Role of Genetic Interactions in Lung Diseases Detection Using Computational Approaches: A Review

Author(s): S. Priya*, R. Manavalan

Journal Name: Current Chinese Computer Science

Volume 1 , Issue 2 , 2021

Article ID: e030621190646
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Genome-wide Association Studies (GWAS) give special insight into genetic differences and environmental influences that are part of different human disorders and provide prognostic help to increase the survival of patients. Lung diseases such as lung cancer, asthma, and tuberculosis are detected by analyzing Single Nucleotide Polymorphism (SNP) genetic variations. The key causes of lung-related diseases are genetic factors, environmental and social behaviors.

The epistasis effects act as a blueprint for the researchers to observe the genetic variation associated with lung diseases. The manual examination of the enormous genetic interactions is complicated to detect the lung syndromes for diagnosis of acute respiratory diseases. Due to its importance, several computational approaches have been modeled to infer epistasis effects. This article includes a comprehensive and multifaceted review of all the relevant genetic studies published between 2006 and 2020. In this critical review, various computational approaches are extensively discussed in detecting respondent epistasis effects for various lung diseases such as asthma, tuberculosis, lung cancer, and nicotine drug dependence.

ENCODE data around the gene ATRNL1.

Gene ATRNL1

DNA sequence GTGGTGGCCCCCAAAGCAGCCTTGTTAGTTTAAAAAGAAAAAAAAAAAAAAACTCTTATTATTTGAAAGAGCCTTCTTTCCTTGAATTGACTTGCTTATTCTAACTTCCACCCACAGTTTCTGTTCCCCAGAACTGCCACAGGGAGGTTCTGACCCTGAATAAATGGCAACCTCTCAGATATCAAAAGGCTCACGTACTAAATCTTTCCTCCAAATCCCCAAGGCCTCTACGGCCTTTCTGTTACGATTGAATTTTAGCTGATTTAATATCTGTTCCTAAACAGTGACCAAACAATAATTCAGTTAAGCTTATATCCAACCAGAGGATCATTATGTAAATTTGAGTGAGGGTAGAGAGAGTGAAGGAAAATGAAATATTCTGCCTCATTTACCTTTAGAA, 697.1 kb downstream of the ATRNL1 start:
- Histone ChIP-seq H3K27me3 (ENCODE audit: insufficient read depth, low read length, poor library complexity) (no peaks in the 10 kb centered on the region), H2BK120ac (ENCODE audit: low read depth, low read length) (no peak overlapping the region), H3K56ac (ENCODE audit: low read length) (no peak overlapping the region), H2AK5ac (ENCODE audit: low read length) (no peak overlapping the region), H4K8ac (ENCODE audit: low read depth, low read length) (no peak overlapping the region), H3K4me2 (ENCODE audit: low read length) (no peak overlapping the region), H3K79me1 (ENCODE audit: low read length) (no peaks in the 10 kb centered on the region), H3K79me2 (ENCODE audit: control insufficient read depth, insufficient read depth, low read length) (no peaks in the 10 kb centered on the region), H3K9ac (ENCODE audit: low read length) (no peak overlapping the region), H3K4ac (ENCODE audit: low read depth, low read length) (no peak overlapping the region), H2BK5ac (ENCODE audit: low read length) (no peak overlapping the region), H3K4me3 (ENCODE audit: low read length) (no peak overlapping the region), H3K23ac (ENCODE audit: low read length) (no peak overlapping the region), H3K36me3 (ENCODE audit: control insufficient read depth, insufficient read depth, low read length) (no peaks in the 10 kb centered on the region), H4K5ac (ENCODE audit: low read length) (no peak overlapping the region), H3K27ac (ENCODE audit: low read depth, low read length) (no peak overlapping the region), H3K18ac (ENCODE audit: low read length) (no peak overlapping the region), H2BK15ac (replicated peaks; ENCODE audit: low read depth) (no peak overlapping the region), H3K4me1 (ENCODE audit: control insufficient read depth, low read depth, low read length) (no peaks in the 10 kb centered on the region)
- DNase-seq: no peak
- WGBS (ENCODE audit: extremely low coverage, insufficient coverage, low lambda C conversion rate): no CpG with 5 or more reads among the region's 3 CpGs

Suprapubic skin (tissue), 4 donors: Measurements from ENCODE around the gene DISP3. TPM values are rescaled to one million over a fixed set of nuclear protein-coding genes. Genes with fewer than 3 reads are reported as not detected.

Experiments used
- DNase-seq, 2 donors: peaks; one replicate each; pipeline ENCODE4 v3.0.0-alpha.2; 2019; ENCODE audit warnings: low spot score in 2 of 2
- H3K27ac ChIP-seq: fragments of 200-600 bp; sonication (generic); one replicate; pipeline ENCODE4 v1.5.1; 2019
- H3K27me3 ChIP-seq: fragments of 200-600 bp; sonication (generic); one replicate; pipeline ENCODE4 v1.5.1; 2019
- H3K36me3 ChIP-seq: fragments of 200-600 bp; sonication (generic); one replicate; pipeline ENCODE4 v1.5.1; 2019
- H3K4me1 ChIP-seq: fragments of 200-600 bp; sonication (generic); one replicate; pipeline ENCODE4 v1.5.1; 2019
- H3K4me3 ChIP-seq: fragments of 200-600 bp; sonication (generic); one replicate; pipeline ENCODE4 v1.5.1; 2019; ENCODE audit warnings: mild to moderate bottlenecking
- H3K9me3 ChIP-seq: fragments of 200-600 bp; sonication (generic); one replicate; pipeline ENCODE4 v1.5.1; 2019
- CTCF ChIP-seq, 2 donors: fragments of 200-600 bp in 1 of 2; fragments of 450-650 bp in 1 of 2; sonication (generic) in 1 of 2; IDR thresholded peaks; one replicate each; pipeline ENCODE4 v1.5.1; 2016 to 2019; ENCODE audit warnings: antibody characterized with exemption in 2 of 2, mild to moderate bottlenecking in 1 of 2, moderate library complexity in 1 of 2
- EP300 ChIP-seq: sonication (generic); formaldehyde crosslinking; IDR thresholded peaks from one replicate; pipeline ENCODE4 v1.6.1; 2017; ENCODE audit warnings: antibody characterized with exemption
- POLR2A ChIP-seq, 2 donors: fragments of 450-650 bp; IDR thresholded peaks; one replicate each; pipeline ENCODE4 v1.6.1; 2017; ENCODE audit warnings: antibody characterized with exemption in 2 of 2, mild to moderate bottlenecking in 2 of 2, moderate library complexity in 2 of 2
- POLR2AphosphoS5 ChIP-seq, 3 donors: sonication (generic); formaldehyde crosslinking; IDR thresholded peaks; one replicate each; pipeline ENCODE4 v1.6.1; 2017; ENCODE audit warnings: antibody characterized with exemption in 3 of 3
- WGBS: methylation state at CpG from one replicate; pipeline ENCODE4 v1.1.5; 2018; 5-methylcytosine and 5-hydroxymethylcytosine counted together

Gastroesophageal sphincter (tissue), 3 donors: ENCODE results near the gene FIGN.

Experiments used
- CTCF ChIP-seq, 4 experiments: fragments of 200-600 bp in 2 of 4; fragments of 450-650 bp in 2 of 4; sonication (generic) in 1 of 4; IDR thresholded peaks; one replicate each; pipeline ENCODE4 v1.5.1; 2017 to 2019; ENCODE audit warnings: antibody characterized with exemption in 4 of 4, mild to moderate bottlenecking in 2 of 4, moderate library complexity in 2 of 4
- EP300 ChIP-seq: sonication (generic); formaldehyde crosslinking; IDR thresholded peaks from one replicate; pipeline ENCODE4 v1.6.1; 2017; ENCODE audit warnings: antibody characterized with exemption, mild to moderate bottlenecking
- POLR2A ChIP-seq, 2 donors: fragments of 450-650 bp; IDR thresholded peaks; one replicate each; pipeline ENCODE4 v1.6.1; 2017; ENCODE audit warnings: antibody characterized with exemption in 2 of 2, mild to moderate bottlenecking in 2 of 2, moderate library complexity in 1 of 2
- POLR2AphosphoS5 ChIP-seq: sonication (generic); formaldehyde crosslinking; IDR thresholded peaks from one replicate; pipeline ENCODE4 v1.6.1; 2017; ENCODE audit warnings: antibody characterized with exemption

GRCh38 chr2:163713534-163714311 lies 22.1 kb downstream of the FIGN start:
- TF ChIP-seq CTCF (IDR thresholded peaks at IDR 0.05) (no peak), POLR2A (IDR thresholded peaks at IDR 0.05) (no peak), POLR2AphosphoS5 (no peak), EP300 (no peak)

The analysis shows that different computational models identified candidate genes such as CHRNA4, CHRNB2, BDNF, TAS2R16, TAS2R38, BRCA1, BRCA2, RAD21, IL4Ra, IL-13 and IL-1β, have important causes for genetic variants linked to pulmonary disease. These computational approaches' strengths and limitations are described. The issues behind the computational methods while identifying the lung diseases through epistasis effects and the parameters used by various researchers for their evaluation are also presented.

Keywords: Epistasis, GWAS, genes, lungs diseases, genetic interactions, SNPs.

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Article Details

Year: 2021
Published on: 24 January, 2021
Article ID: e030621190646
Pages: 20
DOI: 10.2174/2665997201666210125091915

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